Many people spontaneously start to sing in the shower. This
predisposition to song is a happy mental state which many people are
familiar with. Singing or humming is entered into almost unconsciously
(rather than from deliberate volition), reflecting the contented
neurochemistry the shower is somehow able to create.
Clearly, there must a factor in the shower that perhaps alters
physiology or brain state, subtly predisposing an individual towards
entering into song. (For me, taking a bath does not evoke the
spontaneous song effect - unless I use the bath's shower head - so I
believe the factor or factors relate specifically to the flowing
I would like to know what evokes the spontaneous singing effect: has
any research been conducted on this phenomenon?
Something quite profound may be happening here. This mental
disposition to song may indicate a switch of hemispheric dominance
from the left brain (language and logic) to the right brain (music and
verse). One imagines that there might even be a measurable change in
brain EEG rhythms whilst in the shower.
Here are my speculations. These speculations may or may not be correct
(and I provide reasoning why these speculations probably fall short of
the truth), but they are a starting point, and indicate in general
terms the sort of answer I am seeking.
Several possible influencing factors spring to mind: (1) negative air
ions are created by cascading shower water, and these ions are know to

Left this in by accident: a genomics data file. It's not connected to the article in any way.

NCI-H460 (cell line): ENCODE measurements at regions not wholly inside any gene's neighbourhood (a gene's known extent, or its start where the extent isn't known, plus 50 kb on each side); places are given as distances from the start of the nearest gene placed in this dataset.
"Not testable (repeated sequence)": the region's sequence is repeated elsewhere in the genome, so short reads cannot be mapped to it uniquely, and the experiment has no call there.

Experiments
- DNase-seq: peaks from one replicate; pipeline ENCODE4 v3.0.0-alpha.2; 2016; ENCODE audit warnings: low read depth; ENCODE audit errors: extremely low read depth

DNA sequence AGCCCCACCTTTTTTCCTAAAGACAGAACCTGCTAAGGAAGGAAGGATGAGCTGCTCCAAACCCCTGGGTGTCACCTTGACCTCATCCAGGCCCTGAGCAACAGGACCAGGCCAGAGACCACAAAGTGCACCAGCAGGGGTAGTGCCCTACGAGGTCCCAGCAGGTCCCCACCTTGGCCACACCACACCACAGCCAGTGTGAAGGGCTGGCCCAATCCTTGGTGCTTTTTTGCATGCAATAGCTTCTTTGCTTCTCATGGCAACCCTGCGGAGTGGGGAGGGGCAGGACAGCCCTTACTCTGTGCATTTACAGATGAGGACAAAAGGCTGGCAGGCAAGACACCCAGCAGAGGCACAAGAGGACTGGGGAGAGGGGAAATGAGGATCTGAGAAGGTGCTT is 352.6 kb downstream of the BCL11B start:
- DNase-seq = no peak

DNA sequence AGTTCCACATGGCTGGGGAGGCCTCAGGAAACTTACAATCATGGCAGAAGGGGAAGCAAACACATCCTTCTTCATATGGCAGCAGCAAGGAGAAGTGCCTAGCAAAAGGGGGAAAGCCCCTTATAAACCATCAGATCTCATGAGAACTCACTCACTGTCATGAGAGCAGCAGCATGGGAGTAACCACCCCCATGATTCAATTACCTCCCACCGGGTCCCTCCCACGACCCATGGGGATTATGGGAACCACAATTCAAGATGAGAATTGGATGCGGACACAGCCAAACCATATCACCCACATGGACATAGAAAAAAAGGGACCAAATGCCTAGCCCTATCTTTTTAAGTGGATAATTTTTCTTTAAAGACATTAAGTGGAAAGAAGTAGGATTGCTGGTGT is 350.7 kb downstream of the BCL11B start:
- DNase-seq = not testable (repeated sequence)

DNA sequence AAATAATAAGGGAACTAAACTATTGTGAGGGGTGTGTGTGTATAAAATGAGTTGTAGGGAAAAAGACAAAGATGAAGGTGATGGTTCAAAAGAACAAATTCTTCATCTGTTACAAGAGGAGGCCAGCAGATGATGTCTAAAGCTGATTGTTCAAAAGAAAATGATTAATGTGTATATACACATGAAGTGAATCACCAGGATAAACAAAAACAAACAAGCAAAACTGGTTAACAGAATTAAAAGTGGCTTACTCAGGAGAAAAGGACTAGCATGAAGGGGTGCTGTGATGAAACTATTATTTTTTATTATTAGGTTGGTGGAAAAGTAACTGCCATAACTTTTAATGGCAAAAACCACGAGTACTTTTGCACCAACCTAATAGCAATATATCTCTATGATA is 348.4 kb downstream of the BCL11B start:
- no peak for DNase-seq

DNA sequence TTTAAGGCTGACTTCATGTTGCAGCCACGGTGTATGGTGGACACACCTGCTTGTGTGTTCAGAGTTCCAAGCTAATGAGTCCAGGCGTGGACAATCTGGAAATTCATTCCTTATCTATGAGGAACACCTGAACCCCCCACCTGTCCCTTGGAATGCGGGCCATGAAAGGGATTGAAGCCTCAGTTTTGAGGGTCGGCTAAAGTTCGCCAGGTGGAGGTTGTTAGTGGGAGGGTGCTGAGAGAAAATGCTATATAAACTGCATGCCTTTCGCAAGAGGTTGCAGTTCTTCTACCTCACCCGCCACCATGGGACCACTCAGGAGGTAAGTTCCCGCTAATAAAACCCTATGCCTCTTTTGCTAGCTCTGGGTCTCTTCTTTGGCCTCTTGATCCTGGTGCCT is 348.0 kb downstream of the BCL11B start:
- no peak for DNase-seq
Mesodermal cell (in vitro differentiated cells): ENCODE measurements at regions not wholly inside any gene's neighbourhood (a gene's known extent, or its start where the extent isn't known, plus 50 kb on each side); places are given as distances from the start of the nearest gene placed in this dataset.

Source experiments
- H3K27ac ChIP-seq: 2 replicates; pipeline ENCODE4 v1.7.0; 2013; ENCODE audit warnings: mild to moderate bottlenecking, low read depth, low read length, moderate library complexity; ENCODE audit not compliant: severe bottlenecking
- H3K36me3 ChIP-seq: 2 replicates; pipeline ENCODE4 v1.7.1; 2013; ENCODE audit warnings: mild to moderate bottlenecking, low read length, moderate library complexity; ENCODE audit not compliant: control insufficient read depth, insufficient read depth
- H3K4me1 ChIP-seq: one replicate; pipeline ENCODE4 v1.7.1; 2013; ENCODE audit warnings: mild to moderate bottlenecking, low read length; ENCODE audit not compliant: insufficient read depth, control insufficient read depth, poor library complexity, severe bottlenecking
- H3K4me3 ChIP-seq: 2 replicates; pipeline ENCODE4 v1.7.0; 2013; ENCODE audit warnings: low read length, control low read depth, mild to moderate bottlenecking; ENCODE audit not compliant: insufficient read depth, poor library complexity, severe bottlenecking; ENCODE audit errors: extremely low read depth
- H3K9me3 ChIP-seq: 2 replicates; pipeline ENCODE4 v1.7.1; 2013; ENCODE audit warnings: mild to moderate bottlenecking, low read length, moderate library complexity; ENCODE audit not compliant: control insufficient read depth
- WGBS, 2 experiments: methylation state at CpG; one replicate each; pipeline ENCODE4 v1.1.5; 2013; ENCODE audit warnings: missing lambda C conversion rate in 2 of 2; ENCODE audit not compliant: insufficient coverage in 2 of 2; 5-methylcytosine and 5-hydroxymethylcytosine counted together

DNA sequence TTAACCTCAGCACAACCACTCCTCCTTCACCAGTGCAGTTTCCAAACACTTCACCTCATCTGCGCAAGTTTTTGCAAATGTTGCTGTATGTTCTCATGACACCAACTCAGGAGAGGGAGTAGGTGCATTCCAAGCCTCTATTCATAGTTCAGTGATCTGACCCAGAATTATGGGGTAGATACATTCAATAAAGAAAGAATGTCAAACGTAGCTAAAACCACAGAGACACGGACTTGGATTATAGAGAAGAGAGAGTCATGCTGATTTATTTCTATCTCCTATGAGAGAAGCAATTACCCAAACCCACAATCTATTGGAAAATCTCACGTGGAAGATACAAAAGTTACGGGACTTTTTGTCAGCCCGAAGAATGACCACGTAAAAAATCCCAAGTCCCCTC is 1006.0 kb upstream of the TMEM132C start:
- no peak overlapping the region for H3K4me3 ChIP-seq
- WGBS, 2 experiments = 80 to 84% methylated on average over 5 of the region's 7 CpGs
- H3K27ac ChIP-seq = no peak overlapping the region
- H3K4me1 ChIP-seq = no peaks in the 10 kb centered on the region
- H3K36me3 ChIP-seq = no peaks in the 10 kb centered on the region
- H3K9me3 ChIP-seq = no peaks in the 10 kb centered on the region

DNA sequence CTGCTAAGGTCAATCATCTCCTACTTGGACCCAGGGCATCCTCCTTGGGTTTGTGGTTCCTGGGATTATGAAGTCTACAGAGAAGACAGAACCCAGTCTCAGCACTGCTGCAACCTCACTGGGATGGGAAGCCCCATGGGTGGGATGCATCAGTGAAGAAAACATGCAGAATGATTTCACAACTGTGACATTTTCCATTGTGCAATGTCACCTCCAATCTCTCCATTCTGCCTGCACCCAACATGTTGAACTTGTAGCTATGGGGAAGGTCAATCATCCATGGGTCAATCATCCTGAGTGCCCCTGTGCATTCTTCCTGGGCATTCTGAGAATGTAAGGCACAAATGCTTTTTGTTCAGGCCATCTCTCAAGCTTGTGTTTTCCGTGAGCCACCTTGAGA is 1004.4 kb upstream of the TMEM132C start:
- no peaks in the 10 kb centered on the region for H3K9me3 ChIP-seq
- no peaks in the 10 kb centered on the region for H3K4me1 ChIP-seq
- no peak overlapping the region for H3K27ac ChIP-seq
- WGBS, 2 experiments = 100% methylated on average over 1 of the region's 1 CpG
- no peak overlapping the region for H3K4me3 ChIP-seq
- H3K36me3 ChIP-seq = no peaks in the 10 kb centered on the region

effect mood (though I note that I never burst into song when I switch
on my negative air ion ionizer); (2) The air humidity rises with the
steam from the shower, and this may have some physiological action on
the lungs, or this humid heat may increase peripheral blood flow
(though I never find myself singing just when the weather is hot and
humid); (3) The dense steam may help clear the nasal passages, which
in turn may stimulate the brain (the nasal sense feeds into the
olfactory bulb in the brain, and anatomically, the latter is closely
linked to the brain's limbic system (the emotional centre), so
something like this is a possibility; (4) The pleasant tactile
sensation of hot water running down the body may alter mood (we
usually become relaxed with massage and similar skin stimulation - but
rarely burst into song during a massage); (5) In addition to steam,
chlorine gas from chlorinated water also enters the air (though I
doubt that this is a contributory factor); (6) Then there are some
intangible psychological factors, such as the fact that one is in a
private environment (but in my case, I never catch myself
spontaneously singing just because I am alone in private).
One could conceive of many other possible factors, with a bit of
thought and imagination. The spontaneous song effect may also be the
synergistic result of several factors operating in tandem.
The correct factors, whatever they are, however, are the ones that
will create this predisposition to spontaneous song even when
artificially applied to a subject, outside the shower, in any
environment. The song effect must be reliably created whenever these
factors are administered.
My question is: what exactly are the causal factors behind the
"spontaneous song effect" experienced in a shower, and if this
question cannot be answered, what research has been done towards
discovering their nature? Any anecdotal speculation will also be of
interest to me.